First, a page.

3 Things You Can Do for Someone You Love (Besides Leave them Alone)

So, they want to go swimming in icy waters? Just let 'em.

So, they want to go swimming in icy waters? Just let ’em.

Heard on the street about that difficult-to-define word, detachment.

DETACH.

Don’t Even Think About Changing Him/Her.

That is what detachment means. It’s either your business or none of your business. We can’t jump in and turn the screws in someone’s head. We can’t get them to see our point of view, and the harder we try, the more we make a mess of things. That’s when we need to detach. What does it mean?

We stop reacting to everything other people say.

We learn to answer in simple, almost banal language. The five great responses:

Mmmmm.

I’ll think about it.

You may be right.

Mmmmmm.

Oh. Oh? Ohhhhh.

One time my son Ari came running to me to tattle tale that his older brother did something.

“Ohhhh?” I said.

He said, “Yes, oh!”

It’s easier to detach from a stranger or an acquaintance; so much harder when it’s our loved one. But we need to remind ourselves that we can’t change ’em. As my southern friend, Elaine, used to say, “Just pray for them, honey.”

So that’s two. Detach and pray. The third thing you can do is remember that love means:

Letting Others Voluntarily Evolve.

We can love people and not try to change them. It’s up to them. As it says in the revised serenity prayer: Grant me the serenity to accept the people I cannot change, the courage to change the one I can, and the wisdom to know it’s me.

 

Letting Others Voluntarily Evolve.

We can love people and not try to change them. It’s up to them.

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About dianabletter

Diana Bletter is a writer living in northern Israel whose novel, A Remarkable Kindness, is forthcoming from HarperCollins in August. Her work has appeared in The New York Times, The Wall Street Journal, Commentary, tabletmag, and other publications. Her first book, The Invisible Thread: A Portrait of Jewish American Women (with photographs by Lori Grinker) was nominated for a National Jewish Book Award.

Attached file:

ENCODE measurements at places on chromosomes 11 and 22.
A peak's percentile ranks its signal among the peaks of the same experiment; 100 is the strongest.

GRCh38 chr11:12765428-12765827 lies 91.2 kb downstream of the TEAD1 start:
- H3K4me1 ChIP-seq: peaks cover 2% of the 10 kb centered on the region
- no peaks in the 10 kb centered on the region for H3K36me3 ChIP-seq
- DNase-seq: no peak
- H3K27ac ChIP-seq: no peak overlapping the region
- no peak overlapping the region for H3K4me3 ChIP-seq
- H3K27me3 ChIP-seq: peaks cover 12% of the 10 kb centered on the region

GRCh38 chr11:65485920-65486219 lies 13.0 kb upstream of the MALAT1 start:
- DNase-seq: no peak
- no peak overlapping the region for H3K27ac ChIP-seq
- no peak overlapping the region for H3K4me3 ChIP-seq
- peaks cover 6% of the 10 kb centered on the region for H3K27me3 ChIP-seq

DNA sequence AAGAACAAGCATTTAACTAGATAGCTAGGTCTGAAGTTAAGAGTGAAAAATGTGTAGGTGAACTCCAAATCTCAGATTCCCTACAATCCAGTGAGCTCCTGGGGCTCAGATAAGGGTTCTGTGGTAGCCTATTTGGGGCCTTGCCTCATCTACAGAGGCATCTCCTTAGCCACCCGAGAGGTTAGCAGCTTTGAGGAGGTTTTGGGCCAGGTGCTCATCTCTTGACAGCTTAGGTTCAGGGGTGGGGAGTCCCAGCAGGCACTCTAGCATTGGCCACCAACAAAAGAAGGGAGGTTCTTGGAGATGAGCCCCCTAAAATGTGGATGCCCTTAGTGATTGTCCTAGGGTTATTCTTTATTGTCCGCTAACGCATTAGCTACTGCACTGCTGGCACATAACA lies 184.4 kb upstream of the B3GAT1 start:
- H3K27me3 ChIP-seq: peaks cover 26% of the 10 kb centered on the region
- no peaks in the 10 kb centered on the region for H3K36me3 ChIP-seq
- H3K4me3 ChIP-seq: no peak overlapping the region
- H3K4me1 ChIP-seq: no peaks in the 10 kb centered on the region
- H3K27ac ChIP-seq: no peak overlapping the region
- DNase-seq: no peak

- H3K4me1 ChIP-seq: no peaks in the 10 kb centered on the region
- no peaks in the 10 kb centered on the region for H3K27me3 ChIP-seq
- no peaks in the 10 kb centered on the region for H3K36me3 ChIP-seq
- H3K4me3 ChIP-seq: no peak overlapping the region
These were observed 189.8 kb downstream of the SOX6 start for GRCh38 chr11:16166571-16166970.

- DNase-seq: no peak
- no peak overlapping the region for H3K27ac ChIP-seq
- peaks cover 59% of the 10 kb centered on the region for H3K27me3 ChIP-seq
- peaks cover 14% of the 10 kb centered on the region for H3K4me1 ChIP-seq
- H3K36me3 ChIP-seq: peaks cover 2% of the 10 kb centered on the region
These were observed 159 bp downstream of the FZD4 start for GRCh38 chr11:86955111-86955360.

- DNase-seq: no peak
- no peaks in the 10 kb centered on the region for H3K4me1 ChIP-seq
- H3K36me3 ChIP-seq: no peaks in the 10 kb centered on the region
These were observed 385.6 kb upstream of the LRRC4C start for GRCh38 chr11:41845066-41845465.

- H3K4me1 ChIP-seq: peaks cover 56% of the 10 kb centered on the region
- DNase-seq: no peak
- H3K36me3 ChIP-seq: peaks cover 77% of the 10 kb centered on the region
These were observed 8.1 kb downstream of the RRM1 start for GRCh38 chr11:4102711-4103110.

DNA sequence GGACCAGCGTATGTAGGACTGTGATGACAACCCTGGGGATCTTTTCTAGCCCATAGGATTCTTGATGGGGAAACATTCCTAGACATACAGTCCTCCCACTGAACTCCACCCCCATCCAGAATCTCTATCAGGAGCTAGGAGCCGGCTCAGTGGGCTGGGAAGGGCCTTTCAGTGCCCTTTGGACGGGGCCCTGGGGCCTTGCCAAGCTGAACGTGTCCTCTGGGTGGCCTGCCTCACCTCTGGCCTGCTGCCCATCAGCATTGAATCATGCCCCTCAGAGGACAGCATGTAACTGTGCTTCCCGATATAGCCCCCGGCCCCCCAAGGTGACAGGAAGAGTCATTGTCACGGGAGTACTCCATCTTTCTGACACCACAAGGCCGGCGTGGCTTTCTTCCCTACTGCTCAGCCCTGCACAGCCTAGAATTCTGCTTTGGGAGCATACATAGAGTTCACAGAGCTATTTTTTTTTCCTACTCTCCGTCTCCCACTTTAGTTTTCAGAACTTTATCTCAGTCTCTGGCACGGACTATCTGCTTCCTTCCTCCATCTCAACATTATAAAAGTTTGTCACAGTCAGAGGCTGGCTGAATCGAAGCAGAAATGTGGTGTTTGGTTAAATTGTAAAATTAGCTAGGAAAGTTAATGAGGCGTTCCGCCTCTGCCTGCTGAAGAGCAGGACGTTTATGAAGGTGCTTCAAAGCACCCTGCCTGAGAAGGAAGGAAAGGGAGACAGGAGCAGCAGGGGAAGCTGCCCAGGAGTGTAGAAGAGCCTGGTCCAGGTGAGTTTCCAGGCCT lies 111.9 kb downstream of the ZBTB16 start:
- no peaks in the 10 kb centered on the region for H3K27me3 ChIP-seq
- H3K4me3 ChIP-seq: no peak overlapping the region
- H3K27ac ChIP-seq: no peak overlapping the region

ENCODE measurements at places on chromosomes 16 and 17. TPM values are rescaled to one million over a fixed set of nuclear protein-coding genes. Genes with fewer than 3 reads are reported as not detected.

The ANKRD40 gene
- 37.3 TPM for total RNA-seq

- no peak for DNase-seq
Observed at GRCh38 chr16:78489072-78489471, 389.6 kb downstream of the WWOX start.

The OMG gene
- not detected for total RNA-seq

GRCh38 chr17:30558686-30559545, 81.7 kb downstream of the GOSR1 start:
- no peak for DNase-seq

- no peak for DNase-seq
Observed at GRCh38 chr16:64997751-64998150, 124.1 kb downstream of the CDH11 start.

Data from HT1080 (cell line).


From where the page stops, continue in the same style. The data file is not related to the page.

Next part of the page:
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11 Responses to 3 Things You Can Do for Someone You Love (Besides Leave them Alone)

  1. Tom Scott says:

    Perfect timing. Thanks Diana

  2. RHo says:

    I guess I have a different point of view on this. I don’t believe in forcing one’s perspective on anyone. However, if I saw someone doing something that would hurt themselves based upon something similar I had gone through or observed, I might ask for their permission to share another perspective and if they say yes, I would ask, “Have you taken into account/considered that…” But I try not to tell anyone what to do- people do have to learn their own lessons. And besides, I think people know what they want to do anyway…Thanks for another interesting post!!!

    • dianabletter says:

      Good suggestion, Rhonda. I also never give advice or criticism – only insights and suggestions! And as my friend Si says, “I never give advice because I’m scared someone will take it!”

  3. shlomie singer says:

    Great post!
    Yes, oh!!!

    Sent from my iPad

    >

  4. haiatsuk says:

    דיאנה. תודה רבה.כתבת מאד יפה ונכון. שבת שלום. חיה.

    נשלח מהטלפון הנייד של Samsung

    ——– הודעה מקורית ——–מאת: DIANA BLETTER תאריך:05/02/2015 15:06 (GMT+02:00) אל: haiatsuk@zahav.net.il נושא: [New post] 3 Things You Can Do for Someone You Love (Besides Leave them Alone)

  5. You always provide such words of wisdom, Diana. Pray changes all. 🙂

    • dianabletter says:

      Hi Tracy, You said it- if we change the way we look at things, the things we look at change. Thanks for your comments, as always!

  6. חיה צוק says:

    תודה דיאנה. יפה מאד. חיה

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